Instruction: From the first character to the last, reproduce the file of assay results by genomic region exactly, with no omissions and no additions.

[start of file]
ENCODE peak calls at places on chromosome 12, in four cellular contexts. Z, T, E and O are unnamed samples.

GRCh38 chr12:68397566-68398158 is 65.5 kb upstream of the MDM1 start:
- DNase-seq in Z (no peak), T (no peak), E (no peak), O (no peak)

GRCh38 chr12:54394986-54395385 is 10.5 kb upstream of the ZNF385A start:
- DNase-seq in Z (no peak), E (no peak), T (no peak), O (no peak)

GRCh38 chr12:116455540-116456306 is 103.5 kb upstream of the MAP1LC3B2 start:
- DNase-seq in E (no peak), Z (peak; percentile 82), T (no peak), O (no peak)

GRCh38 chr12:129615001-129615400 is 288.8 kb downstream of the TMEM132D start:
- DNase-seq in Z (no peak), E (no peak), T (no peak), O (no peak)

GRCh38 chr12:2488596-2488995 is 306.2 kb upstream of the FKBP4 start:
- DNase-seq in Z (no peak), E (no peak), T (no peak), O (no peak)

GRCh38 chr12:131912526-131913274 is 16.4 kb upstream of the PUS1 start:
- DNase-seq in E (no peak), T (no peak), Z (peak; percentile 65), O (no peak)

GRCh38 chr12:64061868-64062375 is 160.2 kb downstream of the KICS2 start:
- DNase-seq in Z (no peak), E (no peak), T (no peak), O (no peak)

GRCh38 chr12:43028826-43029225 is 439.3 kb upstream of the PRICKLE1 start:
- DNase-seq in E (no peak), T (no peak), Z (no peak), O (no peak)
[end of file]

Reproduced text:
ENCODE peak calls at places on chromosome 12, in four cellular contexts. Z, T, E and O are unnamed samples.

GRCh38 chr12:68397566-68398158 is 65.5 kb upstream of the MDM1 start:
- DNase-seq in Z (no peak), T (no peak), E (no peak), O (no peak)

GRCh38 chr12:54394986-54395385 is 10.5 kb upstream of the ZNF385A start:
- DNase-seq in Z (no peak), E (no peak), T (no peak), O (no peak)

GRCh38 chr12:116455540-116456306 is 103.5 kb upstream of the MAP1LC3B2 start:
- DNase-seq in E (no peak), Z (peak; percentile 82), T (no peak), O (no peak)

GRCh38 chr12:129615001-129615400 is 288.8 kb downstream of the TMEM132D start:
- DNase-seq in Z (no peak), E (no peak), T (no peak), O (no peak)

GRCh38 chr12:2488596-2488995 is 306.2 kb upstream of the FKBP4 start:
- DNase-seq in Z (no peak), E (no peak), T (no peak), O (no peak)

GRCh38 chr12:131912526-131913274 is 16.4 kb upstream of the PUS1 start:
- DNase-seq in E (no peak), T (no peak), Z (peak; percentile 65), O (no peak)

GRCh38 chr12:64061868-64062375 is 160.2 kb downstream of the KICS2 start:
- DNase-seq in Z (no peak), E (no peak), T (no peak), O (no peak)

GRCh38 chr12:43028826-43029225 is 439.3 kb upstream of the PRICKLE1 start:
- DNase-seq in E (no peak), T (no peak), Z (no peak), O (no peak)